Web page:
Even more horrifying, workers are now in a position to demand benefits:
“Simply raising wages is not the answer to this labor crisis,” said [Chris Indelicato, president and CEO of Delicato Vineyards, one of California’s largest producers]. Offering paid holidays and paternity leave, full family health insurance, 401K plans and university scholarship programs for his workers has had “a huge impact over time” for Delicato, he reports. “We continue to focus on the work environment and culture, and provide opportunities for workers to grow their careers.”
One vintner refreshingly speaks the full unalloyed truth: Good workers are good for business, and thus it only makes financial sense to treat employees well:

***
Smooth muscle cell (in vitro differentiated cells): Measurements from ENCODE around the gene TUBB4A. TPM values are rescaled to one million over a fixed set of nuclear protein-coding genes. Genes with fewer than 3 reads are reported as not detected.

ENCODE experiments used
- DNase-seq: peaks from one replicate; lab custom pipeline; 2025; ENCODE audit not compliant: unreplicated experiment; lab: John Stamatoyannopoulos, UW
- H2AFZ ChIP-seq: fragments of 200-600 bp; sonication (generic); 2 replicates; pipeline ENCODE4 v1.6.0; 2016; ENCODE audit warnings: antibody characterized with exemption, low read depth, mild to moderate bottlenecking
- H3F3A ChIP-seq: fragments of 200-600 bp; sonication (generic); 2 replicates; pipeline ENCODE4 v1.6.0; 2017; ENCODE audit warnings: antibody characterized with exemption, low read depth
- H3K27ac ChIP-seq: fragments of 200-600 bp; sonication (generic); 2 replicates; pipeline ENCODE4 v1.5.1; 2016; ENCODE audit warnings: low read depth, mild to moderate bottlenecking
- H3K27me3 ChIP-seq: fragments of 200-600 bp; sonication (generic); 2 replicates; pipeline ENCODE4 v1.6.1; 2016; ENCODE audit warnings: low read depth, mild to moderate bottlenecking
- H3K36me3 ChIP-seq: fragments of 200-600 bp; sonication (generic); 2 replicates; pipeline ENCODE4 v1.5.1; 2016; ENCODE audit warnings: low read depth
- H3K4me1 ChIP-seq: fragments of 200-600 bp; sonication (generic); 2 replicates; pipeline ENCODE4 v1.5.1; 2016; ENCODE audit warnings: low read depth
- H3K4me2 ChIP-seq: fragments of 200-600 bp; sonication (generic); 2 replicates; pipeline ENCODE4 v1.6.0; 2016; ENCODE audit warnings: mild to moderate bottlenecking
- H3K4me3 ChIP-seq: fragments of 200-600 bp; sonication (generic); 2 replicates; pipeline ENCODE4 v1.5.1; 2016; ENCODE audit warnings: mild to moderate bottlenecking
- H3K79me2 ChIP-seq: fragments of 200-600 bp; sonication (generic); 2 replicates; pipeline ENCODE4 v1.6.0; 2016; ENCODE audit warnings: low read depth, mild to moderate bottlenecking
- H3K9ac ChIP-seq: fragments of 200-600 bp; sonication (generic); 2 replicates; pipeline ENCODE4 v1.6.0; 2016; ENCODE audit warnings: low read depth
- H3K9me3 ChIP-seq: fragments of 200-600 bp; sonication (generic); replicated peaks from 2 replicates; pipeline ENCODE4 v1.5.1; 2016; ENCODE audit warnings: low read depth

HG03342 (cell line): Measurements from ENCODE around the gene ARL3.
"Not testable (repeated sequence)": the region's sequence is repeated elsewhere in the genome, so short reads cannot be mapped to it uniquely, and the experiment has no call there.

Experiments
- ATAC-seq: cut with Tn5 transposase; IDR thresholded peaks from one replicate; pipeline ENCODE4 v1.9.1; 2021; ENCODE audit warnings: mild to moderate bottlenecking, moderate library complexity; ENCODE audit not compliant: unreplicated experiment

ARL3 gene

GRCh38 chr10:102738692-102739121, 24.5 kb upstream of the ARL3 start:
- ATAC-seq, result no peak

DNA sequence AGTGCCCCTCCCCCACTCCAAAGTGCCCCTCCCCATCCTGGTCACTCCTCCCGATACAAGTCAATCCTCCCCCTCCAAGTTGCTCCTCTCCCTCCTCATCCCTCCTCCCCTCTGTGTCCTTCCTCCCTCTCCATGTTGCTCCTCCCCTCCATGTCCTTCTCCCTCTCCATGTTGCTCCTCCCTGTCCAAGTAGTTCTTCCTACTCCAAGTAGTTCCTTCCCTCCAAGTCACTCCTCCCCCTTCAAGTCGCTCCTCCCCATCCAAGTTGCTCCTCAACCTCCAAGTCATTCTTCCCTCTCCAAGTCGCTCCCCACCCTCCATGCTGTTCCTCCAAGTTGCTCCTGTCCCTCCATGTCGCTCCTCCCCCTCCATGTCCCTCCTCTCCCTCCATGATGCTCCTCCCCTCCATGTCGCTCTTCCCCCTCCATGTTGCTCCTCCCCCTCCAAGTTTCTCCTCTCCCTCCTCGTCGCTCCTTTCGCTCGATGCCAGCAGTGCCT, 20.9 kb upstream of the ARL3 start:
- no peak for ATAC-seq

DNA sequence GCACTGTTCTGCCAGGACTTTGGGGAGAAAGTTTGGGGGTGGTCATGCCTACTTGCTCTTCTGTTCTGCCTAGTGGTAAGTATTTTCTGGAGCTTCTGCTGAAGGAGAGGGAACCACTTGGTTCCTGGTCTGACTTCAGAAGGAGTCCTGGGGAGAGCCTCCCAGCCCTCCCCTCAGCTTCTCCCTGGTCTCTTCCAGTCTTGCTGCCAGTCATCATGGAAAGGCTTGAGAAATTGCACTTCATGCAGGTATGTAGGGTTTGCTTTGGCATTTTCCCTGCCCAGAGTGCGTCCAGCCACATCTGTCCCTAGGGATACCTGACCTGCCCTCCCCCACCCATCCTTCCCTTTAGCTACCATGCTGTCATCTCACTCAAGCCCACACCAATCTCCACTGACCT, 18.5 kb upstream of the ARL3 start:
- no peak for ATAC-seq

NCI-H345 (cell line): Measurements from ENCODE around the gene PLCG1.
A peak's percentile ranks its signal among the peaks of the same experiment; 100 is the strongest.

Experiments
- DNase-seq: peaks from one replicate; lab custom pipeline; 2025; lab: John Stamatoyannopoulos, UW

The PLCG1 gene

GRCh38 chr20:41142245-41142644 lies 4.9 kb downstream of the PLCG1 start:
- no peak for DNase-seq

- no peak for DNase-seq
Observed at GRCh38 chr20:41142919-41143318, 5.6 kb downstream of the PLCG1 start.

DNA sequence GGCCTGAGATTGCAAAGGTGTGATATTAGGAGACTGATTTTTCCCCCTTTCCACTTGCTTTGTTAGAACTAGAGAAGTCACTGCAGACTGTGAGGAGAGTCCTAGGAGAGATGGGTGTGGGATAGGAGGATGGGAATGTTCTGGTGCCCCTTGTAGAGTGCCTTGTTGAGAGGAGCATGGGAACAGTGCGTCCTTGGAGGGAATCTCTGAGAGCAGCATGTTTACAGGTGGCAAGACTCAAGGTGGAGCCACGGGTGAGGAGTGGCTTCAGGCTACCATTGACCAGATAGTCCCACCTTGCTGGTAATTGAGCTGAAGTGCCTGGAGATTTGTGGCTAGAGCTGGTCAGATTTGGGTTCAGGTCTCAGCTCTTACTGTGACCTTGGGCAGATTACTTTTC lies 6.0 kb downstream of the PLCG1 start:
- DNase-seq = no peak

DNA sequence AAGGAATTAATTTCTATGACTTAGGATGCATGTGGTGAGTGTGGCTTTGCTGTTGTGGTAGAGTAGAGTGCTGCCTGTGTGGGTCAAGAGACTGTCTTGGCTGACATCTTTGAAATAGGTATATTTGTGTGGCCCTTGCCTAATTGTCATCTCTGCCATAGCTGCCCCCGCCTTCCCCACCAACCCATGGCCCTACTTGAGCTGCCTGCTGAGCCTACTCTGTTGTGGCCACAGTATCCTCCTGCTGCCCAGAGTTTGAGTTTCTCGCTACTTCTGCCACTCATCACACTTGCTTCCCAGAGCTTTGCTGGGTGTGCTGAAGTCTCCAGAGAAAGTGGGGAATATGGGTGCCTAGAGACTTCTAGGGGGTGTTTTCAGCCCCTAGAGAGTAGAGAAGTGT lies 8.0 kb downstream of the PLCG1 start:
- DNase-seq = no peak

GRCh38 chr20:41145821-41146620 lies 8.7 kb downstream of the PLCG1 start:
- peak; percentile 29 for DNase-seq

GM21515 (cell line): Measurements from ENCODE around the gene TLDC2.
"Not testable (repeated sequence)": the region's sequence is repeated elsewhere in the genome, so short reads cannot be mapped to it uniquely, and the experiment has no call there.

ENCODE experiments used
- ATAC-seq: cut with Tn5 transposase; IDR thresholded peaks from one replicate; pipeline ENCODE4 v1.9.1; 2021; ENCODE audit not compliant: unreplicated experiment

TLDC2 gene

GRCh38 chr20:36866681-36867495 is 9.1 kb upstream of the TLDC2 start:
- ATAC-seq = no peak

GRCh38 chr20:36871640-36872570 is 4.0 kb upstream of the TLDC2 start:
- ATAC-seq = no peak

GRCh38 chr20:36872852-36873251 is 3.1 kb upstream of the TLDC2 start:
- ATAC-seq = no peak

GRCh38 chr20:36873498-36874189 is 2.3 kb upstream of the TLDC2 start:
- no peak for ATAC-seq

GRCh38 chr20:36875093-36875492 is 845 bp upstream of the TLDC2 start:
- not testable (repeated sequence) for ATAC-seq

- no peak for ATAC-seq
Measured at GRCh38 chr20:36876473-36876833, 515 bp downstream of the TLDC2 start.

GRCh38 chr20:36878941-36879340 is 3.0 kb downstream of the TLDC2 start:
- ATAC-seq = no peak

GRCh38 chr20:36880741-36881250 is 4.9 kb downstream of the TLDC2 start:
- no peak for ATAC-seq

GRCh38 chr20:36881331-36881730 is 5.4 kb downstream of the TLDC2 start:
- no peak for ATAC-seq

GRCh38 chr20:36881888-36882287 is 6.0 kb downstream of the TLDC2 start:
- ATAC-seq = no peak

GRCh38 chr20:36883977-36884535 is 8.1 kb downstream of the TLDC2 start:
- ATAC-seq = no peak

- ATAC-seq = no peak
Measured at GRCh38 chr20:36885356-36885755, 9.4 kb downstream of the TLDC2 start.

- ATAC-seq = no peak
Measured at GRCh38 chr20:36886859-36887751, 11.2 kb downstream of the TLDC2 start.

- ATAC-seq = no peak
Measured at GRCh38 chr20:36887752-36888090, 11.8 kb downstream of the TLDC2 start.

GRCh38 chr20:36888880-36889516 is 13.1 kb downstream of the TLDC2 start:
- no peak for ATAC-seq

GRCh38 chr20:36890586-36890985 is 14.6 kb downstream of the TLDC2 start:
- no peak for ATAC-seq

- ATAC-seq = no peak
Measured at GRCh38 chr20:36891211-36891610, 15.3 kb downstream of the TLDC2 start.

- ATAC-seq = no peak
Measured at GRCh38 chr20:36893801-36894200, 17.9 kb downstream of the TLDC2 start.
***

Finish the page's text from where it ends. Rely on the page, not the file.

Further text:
Opus One winemaker Michael Silacci… believes the higher wages are worth it. “Grape quality has the largest impact on wine quality,” he said. “Skilled vineyard workers are like sculptors, and consumers respect the hands-on aspect of premium winemaking. Are consumers willing to pay higher prices for that? I believe they are for high-end wines.”
Imagine if America had this attitude about its workers again, instead of the endless obsession with immediate short-term profits and a limitless GDP growth that benefits a well-off portion of haves at enormous expense to an infinitely larger number of have-nots.